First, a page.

The hook is interpolated from a 1998 Teena Marie song called "Ooo La La La." Marie sings:
Ooo la la la, is the way that you feel when you know it's real
Lauryn Hill transforms this section into:
Foo la la la, it's the way we rock when we're doing our thing
Much of the track is sampled from the 1972 Ramsey Lewis instrumental version of "(If Loving You Is Wrong) I Don't Want To Be Right."
This song is a great representation of the The Fugees, with each member getting a verse where they discuss their struggle and what they stand for. Their biggest hit, a cover of "Killing Me Softly With His Song
," has lead vocals only by Lauryn Hill.
At concerts, the group would use this song to shout out the city where they were performing, with Hill singing something along the lines of:
Foo la la la, it's the natural high only [insert city] can bring
The Fugees released their first album, Blunted on Reality, in 1993. It did fairly well, with the single "Nappy Heads" reaching #49 on the Hot 100. "Fu-Gee-La," released late in 1995, was the first single from their second album, The Score. At the time, Hill was still taking classes at Columbia University; when their record company had her and her bandmates appear at a New York record store to sign copies of the single, she was shocked to see a line around the block. She was even more surprised to find out they were all there for the Fugees.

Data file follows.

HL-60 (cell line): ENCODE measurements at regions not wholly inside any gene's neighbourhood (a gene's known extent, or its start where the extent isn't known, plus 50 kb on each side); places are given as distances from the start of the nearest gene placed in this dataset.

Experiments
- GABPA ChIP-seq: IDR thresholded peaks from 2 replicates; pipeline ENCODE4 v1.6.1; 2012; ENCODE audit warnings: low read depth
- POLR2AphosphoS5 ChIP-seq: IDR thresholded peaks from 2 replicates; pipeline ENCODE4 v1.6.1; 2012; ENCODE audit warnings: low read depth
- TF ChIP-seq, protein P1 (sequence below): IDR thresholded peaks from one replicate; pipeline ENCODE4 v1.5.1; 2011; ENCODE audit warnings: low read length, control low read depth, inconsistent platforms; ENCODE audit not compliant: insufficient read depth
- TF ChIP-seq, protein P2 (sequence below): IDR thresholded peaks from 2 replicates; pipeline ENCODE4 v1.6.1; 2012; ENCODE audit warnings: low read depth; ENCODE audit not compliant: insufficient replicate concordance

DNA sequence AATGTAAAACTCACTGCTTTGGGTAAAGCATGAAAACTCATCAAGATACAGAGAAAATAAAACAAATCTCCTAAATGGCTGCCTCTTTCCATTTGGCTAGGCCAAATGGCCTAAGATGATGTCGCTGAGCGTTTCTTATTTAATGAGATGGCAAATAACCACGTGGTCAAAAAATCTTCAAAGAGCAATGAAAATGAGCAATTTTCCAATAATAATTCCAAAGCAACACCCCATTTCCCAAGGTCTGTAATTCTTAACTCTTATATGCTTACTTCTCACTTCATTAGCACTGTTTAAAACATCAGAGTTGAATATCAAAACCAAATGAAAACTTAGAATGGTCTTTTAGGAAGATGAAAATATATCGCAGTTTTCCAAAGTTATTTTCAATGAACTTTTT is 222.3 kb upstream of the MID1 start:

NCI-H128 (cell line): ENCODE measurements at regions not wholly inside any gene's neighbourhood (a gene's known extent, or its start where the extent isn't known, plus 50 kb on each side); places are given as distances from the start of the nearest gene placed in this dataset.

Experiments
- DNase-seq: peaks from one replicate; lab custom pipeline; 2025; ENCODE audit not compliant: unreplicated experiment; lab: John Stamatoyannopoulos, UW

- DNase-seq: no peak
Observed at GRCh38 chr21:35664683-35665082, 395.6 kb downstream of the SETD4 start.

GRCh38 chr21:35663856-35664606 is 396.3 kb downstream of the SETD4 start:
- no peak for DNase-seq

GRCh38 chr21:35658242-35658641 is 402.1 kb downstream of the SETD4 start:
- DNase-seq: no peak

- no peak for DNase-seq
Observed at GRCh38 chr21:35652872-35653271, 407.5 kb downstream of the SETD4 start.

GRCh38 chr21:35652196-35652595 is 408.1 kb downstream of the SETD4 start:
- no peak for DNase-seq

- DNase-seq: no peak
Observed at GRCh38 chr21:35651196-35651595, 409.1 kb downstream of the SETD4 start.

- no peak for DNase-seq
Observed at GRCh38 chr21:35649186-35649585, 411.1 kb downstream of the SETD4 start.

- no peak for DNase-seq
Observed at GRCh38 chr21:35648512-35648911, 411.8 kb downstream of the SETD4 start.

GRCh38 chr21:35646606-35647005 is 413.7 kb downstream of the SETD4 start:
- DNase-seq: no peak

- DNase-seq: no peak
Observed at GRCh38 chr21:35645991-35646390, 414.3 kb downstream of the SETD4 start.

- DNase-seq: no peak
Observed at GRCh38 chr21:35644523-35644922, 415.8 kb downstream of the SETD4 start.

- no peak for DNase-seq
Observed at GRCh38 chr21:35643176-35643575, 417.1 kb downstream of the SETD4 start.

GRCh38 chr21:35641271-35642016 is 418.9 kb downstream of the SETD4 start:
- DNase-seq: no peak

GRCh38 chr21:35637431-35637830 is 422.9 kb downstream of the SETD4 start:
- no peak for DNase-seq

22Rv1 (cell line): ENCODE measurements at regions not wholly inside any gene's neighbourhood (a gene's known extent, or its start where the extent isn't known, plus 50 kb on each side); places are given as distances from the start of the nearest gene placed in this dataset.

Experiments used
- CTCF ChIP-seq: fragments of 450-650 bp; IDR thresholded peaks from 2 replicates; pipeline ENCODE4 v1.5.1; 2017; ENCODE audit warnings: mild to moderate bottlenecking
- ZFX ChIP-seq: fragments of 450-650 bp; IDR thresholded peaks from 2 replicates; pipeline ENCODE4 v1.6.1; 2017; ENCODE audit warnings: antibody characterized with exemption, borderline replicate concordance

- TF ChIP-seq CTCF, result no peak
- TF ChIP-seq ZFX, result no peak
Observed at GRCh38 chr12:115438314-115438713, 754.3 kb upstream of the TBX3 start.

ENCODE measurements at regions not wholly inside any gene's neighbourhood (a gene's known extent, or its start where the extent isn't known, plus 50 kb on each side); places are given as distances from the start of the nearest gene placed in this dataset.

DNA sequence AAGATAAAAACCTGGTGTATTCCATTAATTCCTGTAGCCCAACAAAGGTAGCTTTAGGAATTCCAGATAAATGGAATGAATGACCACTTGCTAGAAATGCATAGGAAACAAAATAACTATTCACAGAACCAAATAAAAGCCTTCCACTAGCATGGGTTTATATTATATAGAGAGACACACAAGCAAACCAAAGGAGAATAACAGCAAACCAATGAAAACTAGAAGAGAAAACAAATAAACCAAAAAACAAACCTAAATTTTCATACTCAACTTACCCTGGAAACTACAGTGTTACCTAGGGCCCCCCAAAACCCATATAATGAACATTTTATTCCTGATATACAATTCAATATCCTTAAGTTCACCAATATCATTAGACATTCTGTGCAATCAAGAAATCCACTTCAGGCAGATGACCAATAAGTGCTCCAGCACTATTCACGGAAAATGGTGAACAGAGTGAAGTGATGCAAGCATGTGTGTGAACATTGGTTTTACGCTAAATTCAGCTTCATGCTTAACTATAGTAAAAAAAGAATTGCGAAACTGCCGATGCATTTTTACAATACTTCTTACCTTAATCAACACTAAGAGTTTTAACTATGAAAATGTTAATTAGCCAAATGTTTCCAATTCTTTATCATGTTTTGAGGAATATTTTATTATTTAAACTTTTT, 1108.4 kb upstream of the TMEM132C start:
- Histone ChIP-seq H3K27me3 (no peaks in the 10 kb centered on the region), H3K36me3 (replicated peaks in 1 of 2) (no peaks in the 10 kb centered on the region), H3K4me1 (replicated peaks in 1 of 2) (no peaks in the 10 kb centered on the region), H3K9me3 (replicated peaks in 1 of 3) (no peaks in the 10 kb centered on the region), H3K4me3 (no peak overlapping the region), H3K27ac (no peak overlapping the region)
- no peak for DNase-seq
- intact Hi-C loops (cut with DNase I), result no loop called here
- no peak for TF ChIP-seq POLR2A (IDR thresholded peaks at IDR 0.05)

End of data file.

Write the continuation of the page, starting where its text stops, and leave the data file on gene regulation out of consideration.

The album became one of the most successful of the decade, and a hip-hop landmark. The group toured the world and earned widespread acclaim, including a Grammy for Best Rap Album.
Salaam Remi produced this track, earning a writing credit for his contributions. He went on to work with Nas and Amy Winehouse.
The song started when Wyclef Jean shouted out the first line, "We used to be Number 10, now we're permanent one." Salaam Remi had a beat Fat Joe rejected that ended up being the one they used. From there, the song took shape.
The group thought this song was going to be the big hit from the album, not "Killing Me Softly," so they put a lot of effort into the video, shooting an homage to the Jimmy Cliff movie The Harder They Come
in Jamaica with director Guy Guillet.
In America, this was the only single released from the album, as the group's record company wanted to encourage album sales. "Killing Me Softly," "Ready Or Not
" and "No Woman, No Cry" were sent to radio stations as promotional singles, but not sold.